Richard Bausch is the author of twelve novels and eight volumes of short stories. He is a recipient of many awards, including the PEN/Malamud Award, a Guggenheim Fellowship, the Lila Wallace–Reader’s Digest Writers’ Award, the Literature Award from the American Academy of Arts and Letters, the Dayton Literary Peace Prize, and, in 2012, the Rea Award for the Short Story. He is currently professor of English at Chapman University in Orange, California.
Q: The title of the book—BEFORE, DURING, AFTER—refers to the stages of a love affair that unfolds in the months leading up to September 11, 2001, and is rocked as the nation is rocked by tragedy. Why did you choose to set the personal, intimate story of romance—with ups and downs, surprises both good and bad—against a national tragedy?
A: I have always said that in most of the world's good fiction the history is backdrop. The Napoleonic war for Tolstoy, for instance, with War And Peace; and, say, World War One for Hemingway, with A Farewell To Arms. Both of those books can be called romances. But this story occurred to me first from the personal history of a neighbor I knew thirty-four years ago in Virginia, whose marriage did not survive a trauma very much like that of Natasha in my book. I wanted to write about that catastrophe, and ended up wanting to make a successful love story, even with the troubles that arise; a portrait of a passionate love threatened by internal failings stemming from the larger circumstances. But that is what all fiction is ultimately doing. I thought about each generation's catastrophic event, where everyone remembers where they were at the moment it happened—Roosevelt's death and Pearl Harbor for my parents; Kennedy's and King's deaths for me; The Challenger for so many, and now 9-11. But of course beyond the shared catastrophic event, each of us has anyway, our own personal catastrophes to live with or make some kind of truce with, and that is the province of fiction. In some ways, it's fiction's main purpose—to make personal what we tend to see as abstract. But beyond all this, and more important than any of it, is that I wanted to tell a good story.
Q: How do your stories come to you? Do you develop characters first, or do you begin with the plot?
A: The two are too closely allied to distinguish between them, really. Sometimes it's a line, sometimes it's a speculation, a what if, and sometimes it's a combination of both. Sometimes it starts with a character, but the character is always dealing with some kind of trouble, which of course is plot.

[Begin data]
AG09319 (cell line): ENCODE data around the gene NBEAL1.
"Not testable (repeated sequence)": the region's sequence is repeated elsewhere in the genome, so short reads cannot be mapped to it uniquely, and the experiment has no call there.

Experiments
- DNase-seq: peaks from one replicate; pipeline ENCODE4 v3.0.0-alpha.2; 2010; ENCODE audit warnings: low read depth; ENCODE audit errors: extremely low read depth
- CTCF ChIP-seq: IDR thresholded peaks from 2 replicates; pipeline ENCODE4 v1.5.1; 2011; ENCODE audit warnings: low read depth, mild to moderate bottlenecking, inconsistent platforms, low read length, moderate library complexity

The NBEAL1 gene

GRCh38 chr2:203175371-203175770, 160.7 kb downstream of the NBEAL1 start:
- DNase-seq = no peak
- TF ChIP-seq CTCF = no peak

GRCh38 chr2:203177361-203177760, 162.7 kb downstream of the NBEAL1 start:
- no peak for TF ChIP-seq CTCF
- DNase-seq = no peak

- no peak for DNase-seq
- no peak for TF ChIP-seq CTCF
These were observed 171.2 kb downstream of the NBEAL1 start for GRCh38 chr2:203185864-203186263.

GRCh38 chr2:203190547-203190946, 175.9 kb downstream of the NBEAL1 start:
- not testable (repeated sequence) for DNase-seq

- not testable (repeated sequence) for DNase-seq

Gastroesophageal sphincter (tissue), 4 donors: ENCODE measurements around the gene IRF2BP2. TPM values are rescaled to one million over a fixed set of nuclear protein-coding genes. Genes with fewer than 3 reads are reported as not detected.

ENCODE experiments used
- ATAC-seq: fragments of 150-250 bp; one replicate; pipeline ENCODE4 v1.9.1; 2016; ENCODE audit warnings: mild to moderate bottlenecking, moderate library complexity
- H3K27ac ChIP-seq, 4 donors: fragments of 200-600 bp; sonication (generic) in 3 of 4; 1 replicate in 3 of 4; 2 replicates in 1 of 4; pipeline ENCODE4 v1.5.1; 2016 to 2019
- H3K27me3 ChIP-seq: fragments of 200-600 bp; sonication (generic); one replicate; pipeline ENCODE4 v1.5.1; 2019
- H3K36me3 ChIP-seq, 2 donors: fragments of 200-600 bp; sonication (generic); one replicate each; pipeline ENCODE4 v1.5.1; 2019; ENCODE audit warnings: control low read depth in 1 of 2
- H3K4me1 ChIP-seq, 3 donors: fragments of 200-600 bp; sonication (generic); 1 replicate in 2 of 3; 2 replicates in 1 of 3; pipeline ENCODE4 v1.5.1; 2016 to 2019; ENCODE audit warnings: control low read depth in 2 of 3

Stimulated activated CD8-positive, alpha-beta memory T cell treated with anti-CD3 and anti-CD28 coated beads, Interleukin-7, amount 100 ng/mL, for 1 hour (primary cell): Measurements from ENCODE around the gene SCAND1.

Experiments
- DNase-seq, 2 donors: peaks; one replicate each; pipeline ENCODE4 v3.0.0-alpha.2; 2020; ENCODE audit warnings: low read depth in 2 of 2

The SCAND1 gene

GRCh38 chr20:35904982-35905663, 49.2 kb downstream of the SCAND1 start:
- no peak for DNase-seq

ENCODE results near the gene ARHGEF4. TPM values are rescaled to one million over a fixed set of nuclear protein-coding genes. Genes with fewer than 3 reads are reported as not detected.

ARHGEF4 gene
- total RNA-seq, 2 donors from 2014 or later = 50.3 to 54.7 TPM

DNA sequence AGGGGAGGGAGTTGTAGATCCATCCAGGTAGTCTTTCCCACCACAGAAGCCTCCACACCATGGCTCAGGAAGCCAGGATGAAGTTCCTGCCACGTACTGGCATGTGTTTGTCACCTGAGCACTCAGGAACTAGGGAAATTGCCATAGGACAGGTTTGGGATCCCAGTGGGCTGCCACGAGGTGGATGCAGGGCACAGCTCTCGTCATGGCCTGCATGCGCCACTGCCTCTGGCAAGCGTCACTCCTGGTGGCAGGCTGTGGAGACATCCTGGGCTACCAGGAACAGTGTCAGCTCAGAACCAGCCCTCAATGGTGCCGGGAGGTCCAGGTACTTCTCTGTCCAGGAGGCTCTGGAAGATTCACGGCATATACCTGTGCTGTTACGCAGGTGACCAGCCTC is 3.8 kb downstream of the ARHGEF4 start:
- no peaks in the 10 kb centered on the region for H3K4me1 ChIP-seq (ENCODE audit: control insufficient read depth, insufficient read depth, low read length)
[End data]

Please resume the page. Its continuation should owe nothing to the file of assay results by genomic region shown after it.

Q: September 11 not only changed our nation, but in the aftermath we've seen an outpouring of literature around that moment. What has your book has added to the conversation in literature about that day? (Or—is there something you hope readers will be compelled to discuss about that day and it's long-lasting effects after reading your book?)
A: I wouldn't presume to guess at that. I believe there was a certain nihilism that accompanied the outpouring of extreme religion that followed upon it. We all have our ways of dealing with these irremediable things; we all serve some idea of hope, and redemption, but it seemed to me that everything was darker for a time, though people went on as themselves.
Q: At the center of this novel is a secret—it is so pervasive that it almost becomes a character itself. What drew you to tell a story that is moved forward, in many ways, by the unspoken, by silence?
A: The long ago instance did not involve secrets, so I can't really say why it becomes so important in this novel, except to say that by the time I had been working on it for a couple of years, the psychology of what Natasha has been though, and my inhabiting of her as a character, dictated the rest of it. And we know that in most instances, people who suffer her trauma never report it.
Q: You're a celebrated short story writer as well as a beloved novelist. How is the process different with crafting short stories, as opposed to novels? Do you prefer one to the other, or do they ebb and flow as your work creatively in the different forms? Do your short stories ever spiral into novels?
A: It is all expression to me, long or short. Several of my novels began as what I thought would be short stories; once I had a short story, "All The Way In Flagstaff, Arizona," that started as a novel. I thank God every day that that has only happened to me once, and it was very early in my writing life, so I think I can chalk it up to inexperience. There are always five or ten unfinished projects lying around, and some of them have been for years. Eventually, I'd like to write all of them. I hope I'll get to them, and there are always new ones coming up.
Q: The story is initially set in the political arena of Washington, DC, then moves to a calmer environment in Memphis, TN—with moments in NYC and Jamaica as the tragedy of September 11 unfolds. Do you have connections to these places?
A: I lived in Memphis for seven years. NYC is my favorite city in all the world. Never been to Jamaica, but would like to visit. I just needed them to be far apart and out of reach when it all came down, as of course many people were.
Q: This is your 20th book, and we hope there's no stopping now! What are you working on next?
A: I'm almost finished with a new book of stories called Living in the Weather of The World. I'm aiming to have it ready, with pages of a new novel I'm not talking about, by mid-August.